Professor Emeritus of the Ashesi Unversity, Stephen Adei has reportedly said Ghanaian teachers in government basic schools are “criminals” because they do not teach as they should yet they receive monthly salaries and take their children to private schools.
The Professor Emeritus added that the unaccepted behaviors of the teachers are duly affecting the quality of education particularly at the primary level.
He made this comment responding to detractors who argue that the government’s double-track system will negatively affect the quality of education at the high school level, Prof Adei in an interview with Benjamin Akakpo on Class 91.3FM’S Executive Breakfast Show stated that: “Quality issues have nothing to do with the double-track system rather quality issues always recline in our basic education”.
“Eight percent of Ghanaian children attend government basic schools, and if you go there, many of the teachers are pure criminals. They don’t teach as they are supposed to and the worst is such teachers receive more than GHC 1,000 as monthly salary to teach in the government schools send their children to private basic schools where the teachers are secondary school leavers.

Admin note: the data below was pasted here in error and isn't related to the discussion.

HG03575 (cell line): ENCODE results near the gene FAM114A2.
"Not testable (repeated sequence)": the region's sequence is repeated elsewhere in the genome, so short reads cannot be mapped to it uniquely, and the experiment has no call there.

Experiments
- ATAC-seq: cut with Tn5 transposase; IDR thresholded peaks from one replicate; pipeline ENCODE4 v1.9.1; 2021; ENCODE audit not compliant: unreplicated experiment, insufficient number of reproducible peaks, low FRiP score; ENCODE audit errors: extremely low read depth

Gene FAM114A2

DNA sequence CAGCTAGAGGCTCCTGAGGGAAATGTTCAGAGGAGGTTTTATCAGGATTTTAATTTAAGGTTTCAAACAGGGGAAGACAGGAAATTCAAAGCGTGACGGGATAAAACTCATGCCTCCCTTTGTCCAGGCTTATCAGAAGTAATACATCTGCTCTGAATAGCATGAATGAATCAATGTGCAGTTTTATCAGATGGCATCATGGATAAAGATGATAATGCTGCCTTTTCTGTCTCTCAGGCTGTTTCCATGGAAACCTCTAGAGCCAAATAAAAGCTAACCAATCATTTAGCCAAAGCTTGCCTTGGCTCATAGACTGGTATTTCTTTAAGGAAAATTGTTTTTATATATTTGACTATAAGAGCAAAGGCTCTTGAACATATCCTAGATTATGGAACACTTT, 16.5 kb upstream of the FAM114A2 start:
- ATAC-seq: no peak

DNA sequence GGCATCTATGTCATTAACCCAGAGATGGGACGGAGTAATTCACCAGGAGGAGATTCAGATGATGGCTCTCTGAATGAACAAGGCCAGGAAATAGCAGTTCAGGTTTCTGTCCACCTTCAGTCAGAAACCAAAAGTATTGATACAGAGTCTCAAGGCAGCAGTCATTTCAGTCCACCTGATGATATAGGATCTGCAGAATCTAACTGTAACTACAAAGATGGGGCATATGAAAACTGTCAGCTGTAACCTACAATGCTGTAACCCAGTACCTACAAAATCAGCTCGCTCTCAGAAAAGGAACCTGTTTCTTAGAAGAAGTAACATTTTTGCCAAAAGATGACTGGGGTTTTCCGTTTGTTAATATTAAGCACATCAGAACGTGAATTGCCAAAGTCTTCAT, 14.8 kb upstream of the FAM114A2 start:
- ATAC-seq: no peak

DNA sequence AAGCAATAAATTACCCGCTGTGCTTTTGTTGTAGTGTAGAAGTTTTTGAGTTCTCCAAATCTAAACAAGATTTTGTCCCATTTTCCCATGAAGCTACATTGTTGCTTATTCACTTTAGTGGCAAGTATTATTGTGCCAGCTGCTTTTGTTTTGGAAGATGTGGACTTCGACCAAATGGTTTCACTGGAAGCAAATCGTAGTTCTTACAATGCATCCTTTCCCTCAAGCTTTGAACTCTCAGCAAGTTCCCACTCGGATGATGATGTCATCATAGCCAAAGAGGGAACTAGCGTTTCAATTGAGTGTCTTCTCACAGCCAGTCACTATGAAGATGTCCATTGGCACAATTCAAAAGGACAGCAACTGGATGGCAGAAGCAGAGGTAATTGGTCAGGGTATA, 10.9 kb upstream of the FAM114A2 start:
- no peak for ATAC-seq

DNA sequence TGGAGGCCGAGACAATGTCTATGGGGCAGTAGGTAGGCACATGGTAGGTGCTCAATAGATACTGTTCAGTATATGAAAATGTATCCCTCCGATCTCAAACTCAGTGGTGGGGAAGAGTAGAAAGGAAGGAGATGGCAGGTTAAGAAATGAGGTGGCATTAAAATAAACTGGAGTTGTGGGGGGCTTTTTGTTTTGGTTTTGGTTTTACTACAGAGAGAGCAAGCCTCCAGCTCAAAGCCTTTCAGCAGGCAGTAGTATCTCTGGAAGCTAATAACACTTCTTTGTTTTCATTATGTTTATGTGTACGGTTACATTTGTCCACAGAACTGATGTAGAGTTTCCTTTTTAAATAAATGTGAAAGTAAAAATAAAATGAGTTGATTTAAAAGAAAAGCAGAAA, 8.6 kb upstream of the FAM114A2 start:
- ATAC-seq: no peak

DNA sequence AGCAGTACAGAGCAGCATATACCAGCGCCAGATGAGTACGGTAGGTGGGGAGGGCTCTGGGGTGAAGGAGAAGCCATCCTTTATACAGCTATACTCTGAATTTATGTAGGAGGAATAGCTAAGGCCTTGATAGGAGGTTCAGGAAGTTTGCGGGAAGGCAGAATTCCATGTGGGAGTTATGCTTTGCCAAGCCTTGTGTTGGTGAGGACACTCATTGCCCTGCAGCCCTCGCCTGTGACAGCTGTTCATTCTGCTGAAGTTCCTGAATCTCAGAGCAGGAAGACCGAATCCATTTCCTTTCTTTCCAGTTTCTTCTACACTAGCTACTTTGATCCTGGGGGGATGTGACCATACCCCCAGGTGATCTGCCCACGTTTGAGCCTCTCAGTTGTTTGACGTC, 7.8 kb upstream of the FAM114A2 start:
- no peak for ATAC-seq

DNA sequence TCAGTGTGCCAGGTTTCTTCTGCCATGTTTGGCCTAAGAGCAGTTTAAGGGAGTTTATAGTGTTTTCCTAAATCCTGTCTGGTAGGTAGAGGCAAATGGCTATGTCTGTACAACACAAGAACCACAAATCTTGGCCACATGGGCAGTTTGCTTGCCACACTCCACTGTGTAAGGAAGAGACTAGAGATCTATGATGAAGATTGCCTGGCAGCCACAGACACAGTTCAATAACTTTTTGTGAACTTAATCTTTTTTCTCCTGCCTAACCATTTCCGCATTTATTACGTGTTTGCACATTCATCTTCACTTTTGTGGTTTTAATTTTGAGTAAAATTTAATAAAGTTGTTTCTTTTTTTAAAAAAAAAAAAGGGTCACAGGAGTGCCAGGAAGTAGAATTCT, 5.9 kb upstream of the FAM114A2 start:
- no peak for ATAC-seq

Directly, they mean that we will not teach and we’ll send our children to be taught by untrained secondary school failures. Why? Because, there, their children will pass and go to secondary school”, Prof Adei acclaimed.
In his view, the answer to Ghana’s education malice “lies in ensuring that public schools teach under strict supervision. At this point, even teacher training is not the most important thing but the supervision and making them accountable and that if they don’t teach, they will be laid off without a dime, by so doing you can improve the quality of basic education, at least, four times and once you produce better basic education graduates, immediately, you’ve improved secondary school.”
According to the former Director-General and Rector of GIMPA, Ghana has the worst basic education system in terms of quality and output worldwide. The Professor comparing Ghana and Togo said that when you go to Togo, every child who has been in school for two years can read but in Ghana government basic schools especially (Class Two) you will not get one out of 10 pupils who can read.
He bragged that I, Stephen Adei, can teach a child to read in the course of three months as long as he or she is five years old…”
The popular Professor Emeritus has taught economics at both University of Ghana and the University of Sydney, and undertaken several consultancy assignments.